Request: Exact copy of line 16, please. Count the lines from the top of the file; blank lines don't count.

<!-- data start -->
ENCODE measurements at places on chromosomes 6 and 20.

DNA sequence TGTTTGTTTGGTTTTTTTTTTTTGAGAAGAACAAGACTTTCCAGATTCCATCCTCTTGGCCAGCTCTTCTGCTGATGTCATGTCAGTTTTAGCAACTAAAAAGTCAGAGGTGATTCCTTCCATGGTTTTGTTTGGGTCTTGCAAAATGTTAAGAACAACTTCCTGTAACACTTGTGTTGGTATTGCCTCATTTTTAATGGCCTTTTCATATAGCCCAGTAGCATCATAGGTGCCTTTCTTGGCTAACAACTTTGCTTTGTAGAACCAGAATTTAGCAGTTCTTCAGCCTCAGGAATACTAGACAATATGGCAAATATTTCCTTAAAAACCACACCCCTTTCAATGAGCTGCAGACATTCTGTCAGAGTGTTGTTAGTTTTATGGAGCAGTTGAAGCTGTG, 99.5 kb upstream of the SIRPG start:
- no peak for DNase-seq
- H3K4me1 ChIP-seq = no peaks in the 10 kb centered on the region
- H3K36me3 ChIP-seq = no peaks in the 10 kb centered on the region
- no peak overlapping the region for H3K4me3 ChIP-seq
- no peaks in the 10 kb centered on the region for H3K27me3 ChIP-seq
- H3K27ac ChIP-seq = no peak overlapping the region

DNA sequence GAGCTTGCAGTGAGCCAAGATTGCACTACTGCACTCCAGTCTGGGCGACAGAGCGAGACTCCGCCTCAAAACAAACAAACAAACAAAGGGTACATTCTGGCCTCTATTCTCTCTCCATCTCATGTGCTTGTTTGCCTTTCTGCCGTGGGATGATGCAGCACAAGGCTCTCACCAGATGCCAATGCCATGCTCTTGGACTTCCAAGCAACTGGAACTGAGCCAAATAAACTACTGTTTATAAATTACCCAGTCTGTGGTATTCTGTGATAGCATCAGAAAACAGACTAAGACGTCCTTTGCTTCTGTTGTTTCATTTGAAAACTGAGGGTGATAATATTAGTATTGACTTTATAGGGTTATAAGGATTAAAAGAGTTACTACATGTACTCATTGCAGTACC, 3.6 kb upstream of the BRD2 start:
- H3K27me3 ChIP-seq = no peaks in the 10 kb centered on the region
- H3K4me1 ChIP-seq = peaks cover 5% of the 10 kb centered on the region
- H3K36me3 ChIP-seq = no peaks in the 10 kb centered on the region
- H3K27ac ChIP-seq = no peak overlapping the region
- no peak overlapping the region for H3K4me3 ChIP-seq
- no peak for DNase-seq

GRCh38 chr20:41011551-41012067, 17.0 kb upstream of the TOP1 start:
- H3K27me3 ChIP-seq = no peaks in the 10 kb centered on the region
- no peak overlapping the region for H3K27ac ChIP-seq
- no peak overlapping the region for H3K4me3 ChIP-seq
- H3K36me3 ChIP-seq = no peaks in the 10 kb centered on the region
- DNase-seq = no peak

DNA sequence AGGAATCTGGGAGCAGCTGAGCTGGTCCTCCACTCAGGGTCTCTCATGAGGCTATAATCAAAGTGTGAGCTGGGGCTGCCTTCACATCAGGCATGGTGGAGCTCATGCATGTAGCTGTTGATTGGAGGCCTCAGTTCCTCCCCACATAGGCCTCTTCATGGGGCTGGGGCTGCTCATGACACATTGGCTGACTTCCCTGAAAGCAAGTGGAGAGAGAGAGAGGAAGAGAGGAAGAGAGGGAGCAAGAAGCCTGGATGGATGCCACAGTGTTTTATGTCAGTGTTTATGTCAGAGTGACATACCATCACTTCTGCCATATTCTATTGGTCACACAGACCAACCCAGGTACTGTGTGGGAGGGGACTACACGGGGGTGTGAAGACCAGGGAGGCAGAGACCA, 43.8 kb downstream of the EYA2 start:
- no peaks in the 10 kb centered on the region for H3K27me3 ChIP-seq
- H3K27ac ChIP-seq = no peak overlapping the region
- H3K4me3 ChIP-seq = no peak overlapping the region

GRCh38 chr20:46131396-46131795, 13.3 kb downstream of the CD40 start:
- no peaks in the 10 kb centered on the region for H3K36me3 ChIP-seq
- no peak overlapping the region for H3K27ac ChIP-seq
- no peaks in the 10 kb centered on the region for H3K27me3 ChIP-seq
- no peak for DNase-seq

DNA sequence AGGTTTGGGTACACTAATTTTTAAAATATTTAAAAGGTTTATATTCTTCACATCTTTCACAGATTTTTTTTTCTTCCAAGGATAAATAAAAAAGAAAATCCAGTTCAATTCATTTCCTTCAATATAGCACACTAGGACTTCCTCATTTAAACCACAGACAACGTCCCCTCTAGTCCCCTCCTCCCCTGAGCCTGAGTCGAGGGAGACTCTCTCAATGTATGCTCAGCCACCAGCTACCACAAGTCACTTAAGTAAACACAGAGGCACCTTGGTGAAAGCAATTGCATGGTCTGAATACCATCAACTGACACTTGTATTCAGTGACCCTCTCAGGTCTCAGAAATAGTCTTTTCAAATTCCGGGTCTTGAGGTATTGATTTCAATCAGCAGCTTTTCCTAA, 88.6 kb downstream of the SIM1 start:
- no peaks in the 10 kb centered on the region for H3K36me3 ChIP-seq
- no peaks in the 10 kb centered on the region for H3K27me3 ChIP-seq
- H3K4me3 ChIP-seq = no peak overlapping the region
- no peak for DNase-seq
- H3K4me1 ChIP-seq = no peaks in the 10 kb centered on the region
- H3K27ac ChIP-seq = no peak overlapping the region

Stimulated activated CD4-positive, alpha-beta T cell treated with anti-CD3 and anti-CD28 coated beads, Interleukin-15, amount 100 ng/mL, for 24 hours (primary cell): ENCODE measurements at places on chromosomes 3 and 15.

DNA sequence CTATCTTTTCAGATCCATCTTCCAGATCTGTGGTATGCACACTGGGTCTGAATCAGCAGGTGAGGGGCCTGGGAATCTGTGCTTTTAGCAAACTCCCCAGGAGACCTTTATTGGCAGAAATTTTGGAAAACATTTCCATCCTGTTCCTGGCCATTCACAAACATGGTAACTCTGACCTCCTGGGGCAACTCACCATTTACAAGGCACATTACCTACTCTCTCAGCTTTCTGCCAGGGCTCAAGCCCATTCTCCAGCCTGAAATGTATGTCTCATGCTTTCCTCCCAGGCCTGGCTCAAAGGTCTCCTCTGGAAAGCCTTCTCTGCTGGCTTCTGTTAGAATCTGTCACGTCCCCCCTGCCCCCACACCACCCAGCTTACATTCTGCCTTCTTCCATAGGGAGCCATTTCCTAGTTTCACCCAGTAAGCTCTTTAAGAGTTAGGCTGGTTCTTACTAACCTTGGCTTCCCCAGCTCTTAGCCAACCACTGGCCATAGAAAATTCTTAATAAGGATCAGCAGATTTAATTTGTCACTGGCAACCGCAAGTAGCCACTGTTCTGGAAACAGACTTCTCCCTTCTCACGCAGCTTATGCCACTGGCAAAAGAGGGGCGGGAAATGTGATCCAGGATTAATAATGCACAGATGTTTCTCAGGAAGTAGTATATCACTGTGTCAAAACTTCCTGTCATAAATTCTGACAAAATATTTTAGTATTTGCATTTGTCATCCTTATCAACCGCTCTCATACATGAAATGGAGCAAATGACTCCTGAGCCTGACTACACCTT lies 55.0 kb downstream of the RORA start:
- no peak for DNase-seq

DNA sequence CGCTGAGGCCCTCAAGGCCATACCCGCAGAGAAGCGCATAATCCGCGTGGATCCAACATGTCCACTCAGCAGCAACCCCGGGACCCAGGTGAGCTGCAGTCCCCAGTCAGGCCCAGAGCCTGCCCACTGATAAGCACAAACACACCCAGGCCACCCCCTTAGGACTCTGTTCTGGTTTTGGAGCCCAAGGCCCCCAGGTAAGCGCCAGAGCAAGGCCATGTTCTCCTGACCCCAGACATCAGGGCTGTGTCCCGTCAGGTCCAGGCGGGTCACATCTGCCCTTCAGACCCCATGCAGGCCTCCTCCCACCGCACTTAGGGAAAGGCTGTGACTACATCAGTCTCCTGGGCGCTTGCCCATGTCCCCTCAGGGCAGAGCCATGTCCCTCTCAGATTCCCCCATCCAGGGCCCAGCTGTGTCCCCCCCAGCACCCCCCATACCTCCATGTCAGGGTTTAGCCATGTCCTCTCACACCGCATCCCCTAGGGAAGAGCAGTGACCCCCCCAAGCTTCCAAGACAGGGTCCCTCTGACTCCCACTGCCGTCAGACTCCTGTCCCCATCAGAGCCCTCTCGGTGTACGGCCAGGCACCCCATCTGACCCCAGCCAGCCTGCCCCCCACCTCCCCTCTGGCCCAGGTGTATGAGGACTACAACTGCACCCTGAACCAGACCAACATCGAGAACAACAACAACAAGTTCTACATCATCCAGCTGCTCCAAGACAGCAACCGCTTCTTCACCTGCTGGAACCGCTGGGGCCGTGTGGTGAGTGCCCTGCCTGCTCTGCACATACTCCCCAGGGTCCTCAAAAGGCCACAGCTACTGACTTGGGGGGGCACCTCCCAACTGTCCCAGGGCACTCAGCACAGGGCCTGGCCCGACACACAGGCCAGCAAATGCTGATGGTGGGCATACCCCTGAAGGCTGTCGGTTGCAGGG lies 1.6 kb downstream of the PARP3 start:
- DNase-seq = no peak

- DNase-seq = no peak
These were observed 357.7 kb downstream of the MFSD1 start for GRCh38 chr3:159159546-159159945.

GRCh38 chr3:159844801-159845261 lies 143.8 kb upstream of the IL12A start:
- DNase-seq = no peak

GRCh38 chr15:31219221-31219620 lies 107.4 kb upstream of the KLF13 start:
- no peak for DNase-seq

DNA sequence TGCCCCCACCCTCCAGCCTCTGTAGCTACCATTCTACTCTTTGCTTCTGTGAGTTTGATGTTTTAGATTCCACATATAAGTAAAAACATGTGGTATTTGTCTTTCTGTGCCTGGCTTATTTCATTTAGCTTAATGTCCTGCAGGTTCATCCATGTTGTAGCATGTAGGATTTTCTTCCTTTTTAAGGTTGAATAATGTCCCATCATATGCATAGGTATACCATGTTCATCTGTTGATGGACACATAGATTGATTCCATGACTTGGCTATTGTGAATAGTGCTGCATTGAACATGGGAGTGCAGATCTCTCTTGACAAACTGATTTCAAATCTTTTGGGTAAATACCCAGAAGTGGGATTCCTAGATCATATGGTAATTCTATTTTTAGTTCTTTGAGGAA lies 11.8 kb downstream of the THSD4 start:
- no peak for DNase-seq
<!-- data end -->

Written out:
GRCh38 chr20:41011551-41012067, 17.0 kb upstream of the TOP1 start: